Illinois and Iowa can claim the grandest of all the state monuments. A wide staircase of 47 steps at Illinois’ monument leads up to a temple based on Rome’s Pantheon, topped by a bronze eagle. Inside, bronze tablets list the names of all 36,325 soldiers from Illinois who fought at Vicksburg. The semicircular white-granite monument for Iowa features Doric columns and six bronze relief panels of battles.
In many ways, Kentucky’s monument best summarizes the entire war. Bronze statues of Union President Abraham Lincoln and Confederate President Jefferson Davis stand facing each other, hats off. In this confrontation between dueling leaders, it’s important to note that both men were native Kentuckians—a microcosm of the war itself and how one can easily divide into two. In this split between north and south, with states rapidly falling in line to support one side or the other, Kentucky provided the sole exception at the start of the war by abstaining and declaring its neutrality.
This balance between Yanks and the Rebels found throughout the park comes to an abrupt end at the somber 116-acre Vicksburg National Cemetery, definitely a one-sided affair. As the final resting place of 17,000 Union soldiers (13,000 of whom are unknown), it’s the largest Union cemetery in the United States. Slightly rounded, upright headstones mark the graves of those identified; all the unknowns are remembered only by small, white square blocks, etched with a grave number. Look hard and you’ll find one oddity and two exceptions: Doug the camel is buried here (the military was experimenting with employing camels in battle in the same capacity as horses) as well as only two Confederate soldiers, whose tombstones are pointed, unlike the Union soldiers’ rounded tops. Since the War Between the States, however, the cemetery has become more equitable, open to service members from all states who died in the Mexican-American War, Spanish-American war, both world wars, and the Korean War. The last burials were held in 1961.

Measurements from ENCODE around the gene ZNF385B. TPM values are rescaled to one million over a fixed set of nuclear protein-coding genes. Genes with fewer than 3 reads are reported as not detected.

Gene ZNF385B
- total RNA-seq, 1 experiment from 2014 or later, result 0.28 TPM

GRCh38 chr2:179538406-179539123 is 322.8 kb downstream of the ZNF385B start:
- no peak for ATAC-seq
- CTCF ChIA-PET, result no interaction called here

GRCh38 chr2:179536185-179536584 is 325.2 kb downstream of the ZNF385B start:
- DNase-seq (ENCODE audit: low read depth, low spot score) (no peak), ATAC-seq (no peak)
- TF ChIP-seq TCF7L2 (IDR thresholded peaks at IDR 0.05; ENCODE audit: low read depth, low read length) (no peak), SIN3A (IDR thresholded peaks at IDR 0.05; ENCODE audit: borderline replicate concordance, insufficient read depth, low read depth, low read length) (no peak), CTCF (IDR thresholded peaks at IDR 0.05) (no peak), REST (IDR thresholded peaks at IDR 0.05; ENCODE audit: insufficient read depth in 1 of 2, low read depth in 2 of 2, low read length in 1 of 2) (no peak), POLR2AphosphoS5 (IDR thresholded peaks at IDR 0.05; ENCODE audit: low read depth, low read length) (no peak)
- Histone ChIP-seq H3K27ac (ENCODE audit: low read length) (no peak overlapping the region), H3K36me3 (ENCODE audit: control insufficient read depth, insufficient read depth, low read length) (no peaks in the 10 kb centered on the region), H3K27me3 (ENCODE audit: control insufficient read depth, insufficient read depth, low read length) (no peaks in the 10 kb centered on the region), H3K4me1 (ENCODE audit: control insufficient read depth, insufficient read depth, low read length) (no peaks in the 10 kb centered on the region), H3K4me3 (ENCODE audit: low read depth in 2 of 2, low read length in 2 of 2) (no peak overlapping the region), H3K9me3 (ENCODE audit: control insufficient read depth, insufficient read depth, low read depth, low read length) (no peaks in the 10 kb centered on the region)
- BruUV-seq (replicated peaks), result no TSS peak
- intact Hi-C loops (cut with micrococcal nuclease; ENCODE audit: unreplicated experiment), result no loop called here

Way up in the northwest corner of the park, I emerged from my car to take in another of the park’s major attractions—the USS Cairo Museum. The Cairo was one of seven ironclad gunboats that the Union hoped would help it regain the lower Mississippi River and split the Confederacy in two. Commissioned in 1862 and mounted with 13 cannons, the Cairo saw little action until her bitter end, when, later that year, it came under fire. Torpedoes ripped huge holes in the hull, and the Cairo sank within 12 minutes, with no loss of life, in the Yazoo River, becoming the first ship ever to be sunk by an electrically detonated torpedo. Forgotten for a century, the Cairo was raised in 1964 and now forms the fascinating heart of the museum, which also displays a bonanza of weapons and personal gear of the sailors who served on board.
As you motor around the park, you’ll be driving through the grassy hills, dales, trenches, and valleys where 3,202 Confederate soldiers were killed, wounded, or went missing. Staggering though that figure is, the number of casualties suffered by the Union on its way to victory exceeds it: 4,559 killed, wounded, or missing. By the time the smoke cleared, nearly 30,000 Confederate soldiers surrendered in the battle that changed the course of the war.
Now, in this quiet and tranquil setting, the carnage that occurred here is impalpable, even though the cannons beside me hinted at the massacres that had transpired before me. In a United States that is growing ever more fractured in just about every conceivable way, this is a highly appropriate and significant place to remind us why united we stand, divided we fall.